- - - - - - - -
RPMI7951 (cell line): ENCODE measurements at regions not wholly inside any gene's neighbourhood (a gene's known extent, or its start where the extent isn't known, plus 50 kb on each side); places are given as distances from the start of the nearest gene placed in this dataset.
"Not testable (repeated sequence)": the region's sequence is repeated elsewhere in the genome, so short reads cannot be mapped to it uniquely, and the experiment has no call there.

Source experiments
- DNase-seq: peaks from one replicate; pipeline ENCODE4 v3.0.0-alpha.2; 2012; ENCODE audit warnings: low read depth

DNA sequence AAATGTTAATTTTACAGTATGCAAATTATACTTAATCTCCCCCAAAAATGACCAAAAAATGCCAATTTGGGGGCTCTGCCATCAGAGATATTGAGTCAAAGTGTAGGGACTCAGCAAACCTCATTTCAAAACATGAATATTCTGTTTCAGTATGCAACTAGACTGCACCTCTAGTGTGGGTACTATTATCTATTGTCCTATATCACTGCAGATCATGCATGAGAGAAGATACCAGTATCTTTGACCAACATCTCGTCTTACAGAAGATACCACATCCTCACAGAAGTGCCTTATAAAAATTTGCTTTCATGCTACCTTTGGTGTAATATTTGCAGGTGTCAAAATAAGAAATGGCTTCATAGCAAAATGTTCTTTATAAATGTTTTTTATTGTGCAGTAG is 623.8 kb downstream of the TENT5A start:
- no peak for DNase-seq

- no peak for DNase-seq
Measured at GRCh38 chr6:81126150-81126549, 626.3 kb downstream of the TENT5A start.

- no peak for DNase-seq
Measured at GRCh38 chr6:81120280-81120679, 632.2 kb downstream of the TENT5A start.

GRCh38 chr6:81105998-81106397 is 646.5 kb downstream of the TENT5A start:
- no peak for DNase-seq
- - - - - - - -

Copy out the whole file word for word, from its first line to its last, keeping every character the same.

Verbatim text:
RPMI7951 (cell line): ENCODE measurements at regions not wholly inside any gene's neighbourhood (a gene's known extent, or its start where the extent isn't known, plus 50 kb on each side); places are given as distances from the start of the nearest gene placed in this dataset.
"Not testable (repeated sequence)": the region's sequence is repeated elsewhere in the genome, so short reads cannot be mapped to it uniquely, and the experiment has no call there.

Source experiments
- DNase-seq: peaks from one replicate; pipeline ENCODE4 v3.0.0-alpha.2; 2012; ENCODE audit warnings: low read depth

DNA sequence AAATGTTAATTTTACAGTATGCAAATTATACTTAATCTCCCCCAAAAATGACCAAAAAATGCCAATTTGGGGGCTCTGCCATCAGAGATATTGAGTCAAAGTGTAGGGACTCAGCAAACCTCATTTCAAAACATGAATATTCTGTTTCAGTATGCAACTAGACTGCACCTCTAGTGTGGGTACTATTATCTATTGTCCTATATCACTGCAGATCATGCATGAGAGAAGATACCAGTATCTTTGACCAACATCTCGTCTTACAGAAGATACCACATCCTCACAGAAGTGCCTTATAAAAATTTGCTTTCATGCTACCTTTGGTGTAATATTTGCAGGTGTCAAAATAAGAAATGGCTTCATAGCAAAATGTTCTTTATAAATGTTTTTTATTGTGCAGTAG is 623.8 kb downstream of the TENT5A start:
- no peak for DNase-seq

- no peak for DNase-seq
Measured at GRCh38 chr6:81126150-81126549, 626.3 kb downstream of the TENT5A start.

- no peak for DNase-seq
Measured at GRCh38 chr6:81120280-81120679, 632.2 kb downstream of the TENT5A start.

GRCh38 chr6:81105998-81106397 is 646.5 kb downstream of the TENT5A start:
- no peak for DNase-seq